Ireland has the lowest number of Consultant Neurologists per capita in Europe, resulting in long waiting lists, overbooked clinics, unnecessary emergency department presentations and patient frustration.
However, results from a review of a web-based referral system, published in the October edition of the Irish Medical Journal, show a very positive solution to an overburdened health system.
The system, known as ‘Neurolink’, is the brainchild of Prof Niall Tubridy, Consultant Neurologist at St Vincent’s University Hospital, who developed the new system with the assistance of Healthlink and the IT Department at St Vincent’s Hospital.
The results of this referral system between GPs and consultant neurologists has shown a reduction in waiting lists, overbooked clinics, unnecessary emergency department presentations and the number of patients attending hospital clinics.
“Launched in 2006, Neurolink is receiving a significant interest from other consultants in many other specialities. GPs who have used the system have also indicated they would like web-based referrals to be extended to other specialties such as rheumatology, dermatology, ENT and gastroenterology. However, limited IT support structures are preventing a very successful project being rolled out nationally,” said Prof Tubridy.
Explaining the methodology of the analysis detailed in their paper — the lead author on which was Dr Laura Williams — Prof Tubridy said: “The referrals are between December 2006 and January 2011. In the first instance, GPs fill out an electronic form and data about the patient.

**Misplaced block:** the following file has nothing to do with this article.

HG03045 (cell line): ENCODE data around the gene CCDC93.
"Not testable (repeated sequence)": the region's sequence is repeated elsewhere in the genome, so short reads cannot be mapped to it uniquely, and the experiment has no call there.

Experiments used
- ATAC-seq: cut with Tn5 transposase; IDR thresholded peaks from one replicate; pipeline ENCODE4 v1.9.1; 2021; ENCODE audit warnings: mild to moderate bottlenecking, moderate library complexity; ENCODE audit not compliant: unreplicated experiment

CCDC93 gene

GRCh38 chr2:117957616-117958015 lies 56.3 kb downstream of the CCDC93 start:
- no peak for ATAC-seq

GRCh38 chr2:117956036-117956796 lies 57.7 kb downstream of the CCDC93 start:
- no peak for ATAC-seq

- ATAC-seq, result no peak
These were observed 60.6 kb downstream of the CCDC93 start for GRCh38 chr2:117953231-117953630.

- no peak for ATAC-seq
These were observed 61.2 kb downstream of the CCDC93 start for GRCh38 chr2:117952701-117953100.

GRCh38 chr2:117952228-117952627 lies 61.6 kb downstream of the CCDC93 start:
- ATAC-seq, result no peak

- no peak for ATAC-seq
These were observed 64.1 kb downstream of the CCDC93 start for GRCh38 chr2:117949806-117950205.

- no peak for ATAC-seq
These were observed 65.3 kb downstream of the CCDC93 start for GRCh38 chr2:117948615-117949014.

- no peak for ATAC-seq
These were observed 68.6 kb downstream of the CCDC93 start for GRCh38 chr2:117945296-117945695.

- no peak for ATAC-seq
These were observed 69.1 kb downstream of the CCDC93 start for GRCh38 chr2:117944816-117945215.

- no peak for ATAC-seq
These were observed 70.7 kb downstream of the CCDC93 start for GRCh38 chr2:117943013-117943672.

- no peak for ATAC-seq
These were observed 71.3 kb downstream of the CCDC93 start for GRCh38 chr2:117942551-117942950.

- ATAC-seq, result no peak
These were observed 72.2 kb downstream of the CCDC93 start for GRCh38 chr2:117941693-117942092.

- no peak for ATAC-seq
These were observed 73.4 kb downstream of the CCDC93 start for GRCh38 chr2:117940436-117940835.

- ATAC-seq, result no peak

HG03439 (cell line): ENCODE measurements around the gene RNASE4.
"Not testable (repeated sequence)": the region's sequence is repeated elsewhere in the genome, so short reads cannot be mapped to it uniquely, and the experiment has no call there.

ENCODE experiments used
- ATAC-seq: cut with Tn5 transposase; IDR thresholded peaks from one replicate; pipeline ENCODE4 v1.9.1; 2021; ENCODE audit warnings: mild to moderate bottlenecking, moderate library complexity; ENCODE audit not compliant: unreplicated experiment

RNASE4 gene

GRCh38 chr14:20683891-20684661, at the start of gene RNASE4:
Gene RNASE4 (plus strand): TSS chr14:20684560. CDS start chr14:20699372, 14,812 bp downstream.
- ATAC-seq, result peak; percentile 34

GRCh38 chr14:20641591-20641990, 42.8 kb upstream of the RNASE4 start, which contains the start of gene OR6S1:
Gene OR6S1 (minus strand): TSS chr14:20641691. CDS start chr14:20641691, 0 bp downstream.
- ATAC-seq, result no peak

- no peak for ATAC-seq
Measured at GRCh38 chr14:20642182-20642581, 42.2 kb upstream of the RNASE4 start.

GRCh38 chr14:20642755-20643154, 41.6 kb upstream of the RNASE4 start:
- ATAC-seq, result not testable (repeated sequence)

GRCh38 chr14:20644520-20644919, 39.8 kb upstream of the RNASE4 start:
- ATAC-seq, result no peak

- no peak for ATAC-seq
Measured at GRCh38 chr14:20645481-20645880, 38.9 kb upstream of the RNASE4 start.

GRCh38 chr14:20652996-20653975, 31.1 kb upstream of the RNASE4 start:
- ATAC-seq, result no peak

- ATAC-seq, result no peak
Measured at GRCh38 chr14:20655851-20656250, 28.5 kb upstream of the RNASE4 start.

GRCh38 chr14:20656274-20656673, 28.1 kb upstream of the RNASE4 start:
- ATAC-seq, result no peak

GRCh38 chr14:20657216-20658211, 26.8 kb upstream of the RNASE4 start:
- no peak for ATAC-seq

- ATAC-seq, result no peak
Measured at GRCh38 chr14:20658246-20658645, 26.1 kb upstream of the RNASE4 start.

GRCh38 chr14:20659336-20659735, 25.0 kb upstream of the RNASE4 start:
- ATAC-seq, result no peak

“The completion of the referral form took, on average, three minutes to complete. The neurologist then logs on and views the referral and sends a reply via the web application, offering advice or indicating that the patient needs further investigation.
“Almost 20 per cent of the patients referred via Neurolink did not require a neurology outpatient appointment and were managed by providing advice to the GP. Without Neurolink, these patients would have been allocated an outpatient slot. Over 3,100 new patients are seen in the neurology clinics in SVUH annually. Neurolink, therefore, has the potential to make an additional 610 new patient clinic slots available each year.”
Prof Tubridy accepted that a natural concern was that of patient safety and the possibility of missing a serious condition or mismanaging a patient as a result of not seeing them in the clinic.
“GPs are advised to re-refer patients if symptoms or signs change and have a neurology outpatient appointment arranged urgently. Studies to date have shown that email triage is safe and effective, but clinical judgment must always err on the side of caution and assess the patient in Neurology outpatients, if any doubt.”
He added that all GPs surveyed preferred the system to ‘regular mail’ referrals and all would like to see electronic referrals extended to other specialties.
“Many GPs stated that an area of particular satisfaction was the quick response time from the consultant neurologists and the opportunity for timely management advice,” he explained. The average time taken for a consultant to reply to a GP referral was 19 hours, 8 minutes.
Prof Tubridy noted: “Expan-ding the process of web-based referral developed by Neurolink is now a priority in the national cancer strategy and many other specialties are interested in its application.”
IMJ, Vol 105, No 9, pp 301-303.